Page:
This video says about itself:
The life cycle of a honey bee is presented as an example of complete metamorphosis, the development of an insect from egg to larva, then pupa, then adult. Moths, butterflies and wasps also develop with complete metamorphosis. Some aspects of beekeeping are also discussed.
From Debbie’s Insects Blog in the USA:
Budget Cuts Sting Entomologists
Tuesday November 18, 2008
In this rough economy, everyone is cutting back on spending. Unfortunately, university entomology programs often take a big financial hit when times are lean. As Sarah Palin demonstrated so clearly during a campaign policy speech, insect research seems frivolous to those outside the science world. The administrators making budget decisions at some of our big university programs seem to forget that our very survival depends in large part on insects.
Take honeybees, for instance. One-third of our food is pollinated by honeybees, insects that are mysteriously disappearing at an alarming rate. Now’s the time to step up research on honeybees, not eliminate it, as was recently done at Ohio State University. After two top bee researchers left the Buckeye State for other jobs, OSU opted to close the Rothenbuhler Honey Bee Research Laboratory rather than hire replacements.
Georgia Tech recently imposed a hiring freeze that will leave the College of Agriculture and Environmental Sciences short an entomologist. That researcher, whose job is now eliminated, would have studied an insect infestation in the state’s peanut crop. Georgia farmers grow 45% of the peanuts in the U.S., a $2 billion industry in the state. Those farmers rely on Georgia Tech’s research to keep their crops productive and pest-free.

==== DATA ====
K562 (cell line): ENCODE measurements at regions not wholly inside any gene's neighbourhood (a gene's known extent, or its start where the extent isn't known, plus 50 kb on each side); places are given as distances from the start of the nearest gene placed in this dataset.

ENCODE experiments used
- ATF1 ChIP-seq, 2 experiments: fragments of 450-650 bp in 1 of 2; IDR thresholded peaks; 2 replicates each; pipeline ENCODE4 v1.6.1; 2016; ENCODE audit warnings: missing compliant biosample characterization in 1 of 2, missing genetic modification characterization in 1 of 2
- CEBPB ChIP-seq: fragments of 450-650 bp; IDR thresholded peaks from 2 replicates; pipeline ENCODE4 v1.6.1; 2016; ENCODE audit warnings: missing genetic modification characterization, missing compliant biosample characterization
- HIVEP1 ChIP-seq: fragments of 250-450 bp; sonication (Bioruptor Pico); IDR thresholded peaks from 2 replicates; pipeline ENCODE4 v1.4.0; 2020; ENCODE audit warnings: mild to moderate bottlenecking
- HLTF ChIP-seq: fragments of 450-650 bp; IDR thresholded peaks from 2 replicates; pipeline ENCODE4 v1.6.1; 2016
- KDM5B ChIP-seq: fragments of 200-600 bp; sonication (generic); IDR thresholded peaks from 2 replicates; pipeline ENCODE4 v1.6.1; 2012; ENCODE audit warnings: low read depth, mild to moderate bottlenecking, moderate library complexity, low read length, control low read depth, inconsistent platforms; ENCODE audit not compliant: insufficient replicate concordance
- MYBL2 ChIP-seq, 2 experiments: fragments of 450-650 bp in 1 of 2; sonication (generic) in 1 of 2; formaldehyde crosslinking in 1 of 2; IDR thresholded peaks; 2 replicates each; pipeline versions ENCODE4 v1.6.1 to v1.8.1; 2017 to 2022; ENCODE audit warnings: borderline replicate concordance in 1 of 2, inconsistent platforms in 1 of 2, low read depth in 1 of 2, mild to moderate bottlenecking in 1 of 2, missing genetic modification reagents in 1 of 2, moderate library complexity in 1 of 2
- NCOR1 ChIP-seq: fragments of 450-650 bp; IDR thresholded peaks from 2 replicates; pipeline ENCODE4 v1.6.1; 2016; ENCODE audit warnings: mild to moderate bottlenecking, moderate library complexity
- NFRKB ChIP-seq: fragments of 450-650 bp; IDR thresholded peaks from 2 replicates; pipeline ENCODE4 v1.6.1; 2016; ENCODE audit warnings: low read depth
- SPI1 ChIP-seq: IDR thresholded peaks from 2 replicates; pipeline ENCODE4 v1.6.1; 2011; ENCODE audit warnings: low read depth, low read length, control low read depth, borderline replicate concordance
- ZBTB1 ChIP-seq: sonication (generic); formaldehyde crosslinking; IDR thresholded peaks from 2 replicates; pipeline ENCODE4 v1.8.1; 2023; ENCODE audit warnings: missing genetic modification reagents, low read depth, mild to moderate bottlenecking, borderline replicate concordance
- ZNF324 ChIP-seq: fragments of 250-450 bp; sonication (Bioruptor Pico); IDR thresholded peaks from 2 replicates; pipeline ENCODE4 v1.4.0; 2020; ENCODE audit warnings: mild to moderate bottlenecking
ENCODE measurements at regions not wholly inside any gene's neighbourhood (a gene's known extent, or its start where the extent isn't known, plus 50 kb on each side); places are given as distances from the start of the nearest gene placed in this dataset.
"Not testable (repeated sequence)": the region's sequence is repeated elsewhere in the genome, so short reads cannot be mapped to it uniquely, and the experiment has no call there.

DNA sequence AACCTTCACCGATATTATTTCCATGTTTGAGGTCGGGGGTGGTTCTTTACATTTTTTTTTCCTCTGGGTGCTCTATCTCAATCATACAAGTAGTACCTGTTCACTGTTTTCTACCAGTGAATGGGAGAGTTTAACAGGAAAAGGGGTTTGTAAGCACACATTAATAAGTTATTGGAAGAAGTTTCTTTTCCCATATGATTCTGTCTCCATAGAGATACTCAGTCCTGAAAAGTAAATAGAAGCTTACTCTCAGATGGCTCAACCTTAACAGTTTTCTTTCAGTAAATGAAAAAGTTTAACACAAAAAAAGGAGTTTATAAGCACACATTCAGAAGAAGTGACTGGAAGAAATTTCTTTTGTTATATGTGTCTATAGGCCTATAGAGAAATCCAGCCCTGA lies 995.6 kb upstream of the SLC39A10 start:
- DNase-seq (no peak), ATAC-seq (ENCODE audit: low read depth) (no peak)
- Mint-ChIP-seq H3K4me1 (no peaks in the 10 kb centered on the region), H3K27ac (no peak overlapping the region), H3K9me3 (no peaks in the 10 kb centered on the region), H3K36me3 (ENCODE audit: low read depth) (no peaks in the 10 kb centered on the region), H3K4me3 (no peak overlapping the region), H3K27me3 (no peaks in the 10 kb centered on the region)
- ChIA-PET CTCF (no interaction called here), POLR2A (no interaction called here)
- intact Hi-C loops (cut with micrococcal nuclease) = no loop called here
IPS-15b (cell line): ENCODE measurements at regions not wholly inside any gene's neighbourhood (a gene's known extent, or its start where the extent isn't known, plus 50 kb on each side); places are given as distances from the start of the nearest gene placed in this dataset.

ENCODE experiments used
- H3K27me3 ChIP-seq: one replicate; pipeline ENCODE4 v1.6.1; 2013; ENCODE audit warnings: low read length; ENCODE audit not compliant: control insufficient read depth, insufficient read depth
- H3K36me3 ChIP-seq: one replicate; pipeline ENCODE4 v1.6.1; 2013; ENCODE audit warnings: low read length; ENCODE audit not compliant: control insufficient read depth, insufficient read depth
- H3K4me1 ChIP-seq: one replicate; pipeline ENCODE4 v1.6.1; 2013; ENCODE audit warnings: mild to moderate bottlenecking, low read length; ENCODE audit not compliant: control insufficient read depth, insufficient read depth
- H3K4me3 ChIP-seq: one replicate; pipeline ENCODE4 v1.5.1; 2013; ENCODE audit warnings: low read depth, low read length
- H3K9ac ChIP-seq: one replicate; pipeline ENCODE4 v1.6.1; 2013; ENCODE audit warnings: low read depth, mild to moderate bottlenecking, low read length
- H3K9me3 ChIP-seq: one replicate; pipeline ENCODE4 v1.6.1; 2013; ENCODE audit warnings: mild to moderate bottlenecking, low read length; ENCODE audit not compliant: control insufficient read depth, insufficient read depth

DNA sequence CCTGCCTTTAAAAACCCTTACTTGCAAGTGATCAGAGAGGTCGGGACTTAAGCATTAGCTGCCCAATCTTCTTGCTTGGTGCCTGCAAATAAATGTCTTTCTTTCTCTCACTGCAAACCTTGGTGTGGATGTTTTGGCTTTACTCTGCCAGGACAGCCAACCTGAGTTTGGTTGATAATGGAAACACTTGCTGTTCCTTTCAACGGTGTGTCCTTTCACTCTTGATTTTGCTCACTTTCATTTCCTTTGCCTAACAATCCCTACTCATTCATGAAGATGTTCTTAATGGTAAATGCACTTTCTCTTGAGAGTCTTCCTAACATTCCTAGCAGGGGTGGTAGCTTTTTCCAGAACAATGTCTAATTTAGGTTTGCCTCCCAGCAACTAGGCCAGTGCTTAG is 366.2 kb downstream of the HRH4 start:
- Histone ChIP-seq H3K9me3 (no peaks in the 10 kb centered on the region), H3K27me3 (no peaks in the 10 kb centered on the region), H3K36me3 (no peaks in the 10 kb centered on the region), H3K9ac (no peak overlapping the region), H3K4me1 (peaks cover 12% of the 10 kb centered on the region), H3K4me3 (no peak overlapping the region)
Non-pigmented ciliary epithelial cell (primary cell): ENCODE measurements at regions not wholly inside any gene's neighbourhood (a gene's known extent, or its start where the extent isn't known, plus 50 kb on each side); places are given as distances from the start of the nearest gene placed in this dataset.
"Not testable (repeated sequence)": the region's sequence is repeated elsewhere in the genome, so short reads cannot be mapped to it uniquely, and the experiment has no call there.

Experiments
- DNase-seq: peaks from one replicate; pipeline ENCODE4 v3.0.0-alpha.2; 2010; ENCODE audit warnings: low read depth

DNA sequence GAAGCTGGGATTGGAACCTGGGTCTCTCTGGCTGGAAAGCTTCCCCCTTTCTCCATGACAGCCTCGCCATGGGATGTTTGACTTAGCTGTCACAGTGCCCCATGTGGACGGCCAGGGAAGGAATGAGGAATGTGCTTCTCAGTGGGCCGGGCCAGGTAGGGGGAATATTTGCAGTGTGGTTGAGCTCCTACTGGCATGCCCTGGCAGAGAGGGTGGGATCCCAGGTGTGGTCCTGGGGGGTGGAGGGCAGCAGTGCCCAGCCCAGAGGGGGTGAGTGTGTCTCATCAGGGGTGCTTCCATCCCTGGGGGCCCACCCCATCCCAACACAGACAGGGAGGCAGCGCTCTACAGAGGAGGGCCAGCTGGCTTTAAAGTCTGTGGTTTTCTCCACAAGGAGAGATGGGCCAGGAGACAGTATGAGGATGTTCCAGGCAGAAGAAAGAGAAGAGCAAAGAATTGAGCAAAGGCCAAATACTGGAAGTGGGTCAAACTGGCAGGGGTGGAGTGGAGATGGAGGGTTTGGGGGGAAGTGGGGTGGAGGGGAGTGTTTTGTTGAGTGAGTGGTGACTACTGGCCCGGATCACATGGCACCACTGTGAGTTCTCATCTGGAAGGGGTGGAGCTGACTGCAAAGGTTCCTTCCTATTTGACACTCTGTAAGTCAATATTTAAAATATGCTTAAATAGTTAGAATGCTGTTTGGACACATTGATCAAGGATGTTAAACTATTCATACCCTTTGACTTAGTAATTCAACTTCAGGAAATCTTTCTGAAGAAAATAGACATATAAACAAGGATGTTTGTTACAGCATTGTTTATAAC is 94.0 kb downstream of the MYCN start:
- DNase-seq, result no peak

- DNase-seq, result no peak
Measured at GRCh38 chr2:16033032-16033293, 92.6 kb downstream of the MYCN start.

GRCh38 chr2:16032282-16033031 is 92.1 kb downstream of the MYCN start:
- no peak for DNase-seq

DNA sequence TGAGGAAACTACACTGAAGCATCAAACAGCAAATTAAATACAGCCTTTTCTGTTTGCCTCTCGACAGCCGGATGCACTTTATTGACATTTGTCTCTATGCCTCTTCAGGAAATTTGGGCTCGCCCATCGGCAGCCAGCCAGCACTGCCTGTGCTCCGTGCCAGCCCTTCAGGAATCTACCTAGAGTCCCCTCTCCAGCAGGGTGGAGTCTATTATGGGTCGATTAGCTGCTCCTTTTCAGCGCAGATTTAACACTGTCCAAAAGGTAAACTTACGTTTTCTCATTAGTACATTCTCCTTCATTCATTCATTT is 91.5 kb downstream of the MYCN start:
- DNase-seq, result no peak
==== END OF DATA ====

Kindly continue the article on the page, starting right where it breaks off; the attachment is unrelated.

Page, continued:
Those entomologists that still have jobs are feeling the squeeze in their research budgets, as the Bush administration eliminated pesticide reports that scientists often cited in their studies. Without access to reliable USDA data, researchers must purchase data from other sources, usually at a high cost and for less accurate data.
At a time when our forests are being decimated by invasive pests and our food crops are threatened by the loss of pollinators, you would think entomology departments would be booming. We do need those trees, for important things like oxygen, clean water, and shade. We need to eat, right?
Government agencies and research institutions should think a little harder about where to save money. Eliminating vital insect research is only going to cost us all more in the long run.
Do you know of other entomology programs being cut due to the shaky economy? Leave a comment, or start a discussion in the forum.
Cutting back research on insects, especially honeybees, is not just a problem in the USA, but also in Britain; as I have pointed out here.
I would not agree that literally “everyone is cutting back on spending”. Bankers celebrating their bailouts by taxpayers’ money in luxurious resorts don’t. There are also no cutbacks on war in Iraq, in Afghanistan, in Somalia, etc.